I quickly shot back and said, “Let me ask you a few questions. First, where does is state in the contract that your company will supply a junk yard part for your insured? And why in the world would I remove an old worn-out steering rack from my customer’s car and put back an old used rack from a junked vehicle? Is that really in the best interest of the customer?”
The claims adjuster replied back, “Well, shops do it all the time.” I said, “I don’t think so, and I won’t do it either. Let me tell you how this is going to go. I am replacing the rack with a quality part, and I will make sure that my customer gets the best job possible. So, please give me the authorized amount and I will let the customer know what the balance is that your company will not pay.” He said, “You can’t do that.” I said, “Yes, I can. My customer is already briefed on the situation.”
He reluctantly gave me the authorization number along with the dollar amount. I relayed the story to the customer. My customer then called the insurance company and gave them hell. They did end up authorizing additional money for the part I installed.
Before we continue, I want to be fair and balanced. There are some extended warranty companies that try to offer their customers a peace-of-mind policy, and do pay a good portion of the repair. However, far too often, it’s a struggle to get an extended insurance company to agree to our labor and part prices.
Here’s the deal. If you’re like me, you have spent countless hours understanding the numbers of your business. You’ve also spent a great deal of time and effort to put the right people in place, develop the right pay plans and have created the systems to run an efficient business. You know the balance between being competitive and profitable. When you consider all this, we need to carefully consider how negotiating our prices will affect our bottom line.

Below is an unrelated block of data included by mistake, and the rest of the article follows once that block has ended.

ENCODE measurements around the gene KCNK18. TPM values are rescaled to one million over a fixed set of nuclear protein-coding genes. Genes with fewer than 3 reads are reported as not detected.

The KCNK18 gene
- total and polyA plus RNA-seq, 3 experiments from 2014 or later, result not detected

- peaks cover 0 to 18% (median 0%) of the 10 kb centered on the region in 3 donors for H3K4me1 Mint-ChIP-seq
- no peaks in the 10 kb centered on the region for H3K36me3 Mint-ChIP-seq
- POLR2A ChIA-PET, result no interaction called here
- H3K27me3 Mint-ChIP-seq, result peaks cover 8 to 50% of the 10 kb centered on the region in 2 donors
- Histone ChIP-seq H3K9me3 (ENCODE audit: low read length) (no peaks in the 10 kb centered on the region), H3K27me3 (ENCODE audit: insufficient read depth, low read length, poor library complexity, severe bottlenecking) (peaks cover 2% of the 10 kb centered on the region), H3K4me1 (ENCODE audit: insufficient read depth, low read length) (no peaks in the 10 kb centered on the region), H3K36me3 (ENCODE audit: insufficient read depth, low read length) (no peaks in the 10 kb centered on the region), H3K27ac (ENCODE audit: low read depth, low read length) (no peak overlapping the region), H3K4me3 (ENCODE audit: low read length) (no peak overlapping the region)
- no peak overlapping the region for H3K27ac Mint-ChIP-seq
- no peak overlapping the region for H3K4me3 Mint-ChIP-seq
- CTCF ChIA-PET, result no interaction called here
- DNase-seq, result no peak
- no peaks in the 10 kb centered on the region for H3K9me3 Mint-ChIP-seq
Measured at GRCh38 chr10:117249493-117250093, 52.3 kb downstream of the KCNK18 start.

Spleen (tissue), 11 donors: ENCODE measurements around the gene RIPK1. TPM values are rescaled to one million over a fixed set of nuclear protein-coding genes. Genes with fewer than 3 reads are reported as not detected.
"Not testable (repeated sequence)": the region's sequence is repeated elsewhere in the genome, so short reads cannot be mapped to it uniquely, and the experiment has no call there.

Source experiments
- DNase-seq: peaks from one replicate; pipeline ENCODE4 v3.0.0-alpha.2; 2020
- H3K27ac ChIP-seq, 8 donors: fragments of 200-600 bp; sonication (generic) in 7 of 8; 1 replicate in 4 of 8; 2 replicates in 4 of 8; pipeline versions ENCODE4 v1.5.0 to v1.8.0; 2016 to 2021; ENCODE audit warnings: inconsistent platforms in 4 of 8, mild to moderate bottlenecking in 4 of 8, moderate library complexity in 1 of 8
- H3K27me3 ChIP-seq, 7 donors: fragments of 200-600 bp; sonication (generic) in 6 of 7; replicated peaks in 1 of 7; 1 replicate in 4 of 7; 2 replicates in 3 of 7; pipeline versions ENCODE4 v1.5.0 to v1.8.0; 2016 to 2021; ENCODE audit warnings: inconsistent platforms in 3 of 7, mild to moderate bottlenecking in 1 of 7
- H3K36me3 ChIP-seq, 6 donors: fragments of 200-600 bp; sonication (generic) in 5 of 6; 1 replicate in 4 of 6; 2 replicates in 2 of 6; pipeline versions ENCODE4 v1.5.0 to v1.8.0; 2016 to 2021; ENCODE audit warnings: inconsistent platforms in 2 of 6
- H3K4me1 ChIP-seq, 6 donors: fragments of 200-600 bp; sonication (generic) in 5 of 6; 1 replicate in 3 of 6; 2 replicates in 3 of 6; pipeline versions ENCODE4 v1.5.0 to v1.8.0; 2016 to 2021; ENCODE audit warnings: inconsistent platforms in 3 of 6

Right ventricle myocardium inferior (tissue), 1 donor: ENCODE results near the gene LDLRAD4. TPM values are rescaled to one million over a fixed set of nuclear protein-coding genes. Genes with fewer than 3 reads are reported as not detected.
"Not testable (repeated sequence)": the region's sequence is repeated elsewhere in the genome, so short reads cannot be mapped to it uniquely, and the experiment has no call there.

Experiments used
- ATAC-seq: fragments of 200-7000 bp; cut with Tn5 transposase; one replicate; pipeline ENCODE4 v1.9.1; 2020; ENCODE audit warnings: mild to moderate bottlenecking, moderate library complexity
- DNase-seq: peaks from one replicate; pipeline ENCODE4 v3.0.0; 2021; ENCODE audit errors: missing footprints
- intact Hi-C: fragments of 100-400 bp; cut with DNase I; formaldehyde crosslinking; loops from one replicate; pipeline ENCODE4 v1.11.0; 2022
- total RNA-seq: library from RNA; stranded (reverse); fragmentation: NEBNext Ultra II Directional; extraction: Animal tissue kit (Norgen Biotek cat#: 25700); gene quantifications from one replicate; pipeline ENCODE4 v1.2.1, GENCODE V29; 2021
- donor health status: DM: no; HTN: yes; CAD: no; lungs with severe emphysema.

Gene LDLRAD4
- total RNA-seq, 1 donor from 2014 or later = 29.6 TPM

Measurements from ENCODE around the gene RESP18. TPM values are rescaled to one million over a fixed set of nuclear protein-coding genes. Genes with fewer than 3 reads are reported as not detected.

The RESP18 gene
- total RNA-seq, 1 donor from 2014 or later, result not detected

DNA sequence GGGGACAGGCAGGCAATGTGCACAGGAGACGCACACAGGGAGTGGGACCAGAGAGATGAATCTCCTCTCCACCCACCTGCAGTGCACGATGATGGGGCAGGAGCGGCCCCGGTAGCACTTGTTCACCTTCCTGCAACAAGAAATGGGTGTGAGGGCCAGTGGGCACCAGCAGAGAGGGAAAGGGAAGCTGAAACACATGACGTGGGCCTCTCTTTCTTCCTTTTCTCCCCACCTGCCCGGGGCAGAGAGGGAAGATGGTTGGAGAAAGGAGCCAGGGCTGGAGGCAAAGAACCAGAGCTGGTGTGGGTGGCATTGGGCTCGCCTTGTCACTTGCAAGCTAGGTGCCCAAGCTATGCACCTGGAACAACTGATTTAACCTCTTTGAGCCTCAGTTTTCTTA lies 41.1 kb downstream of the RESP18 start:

I understand the reality too. Sometimes, you really need the work. You don’t want to lose the job. And settling for something is better than losing the job. I have been there. But the truth is that negotiating your prices, in the long run, will not only hurt you, but will also hurt our industry across the board.
By the way, my service advisor never did negotiate our labor rate. He simply told the agent, “Our labor rate is non-negotiable. Do you have any other questions?” The agent eventually backed down and paid us the job at our labor rate.
Be upfront with your customers. Clearly explain to them that their warranty policy may not cover the entire repair and come to an agreement with your customer before you call the warranty company. Lastly, make sure you know what it takes to earn a profit. Profit is needed to pay your expenses, put a little money aside for the future, pay your employees a decent wage and also pay yourself the salary you deserve. When you really analyze the bottom line and what’s really left over, do you really want to negotiate your prices?
This story was originally published by Joe Marconi in Ratchet+Wrench on May 1st, 2019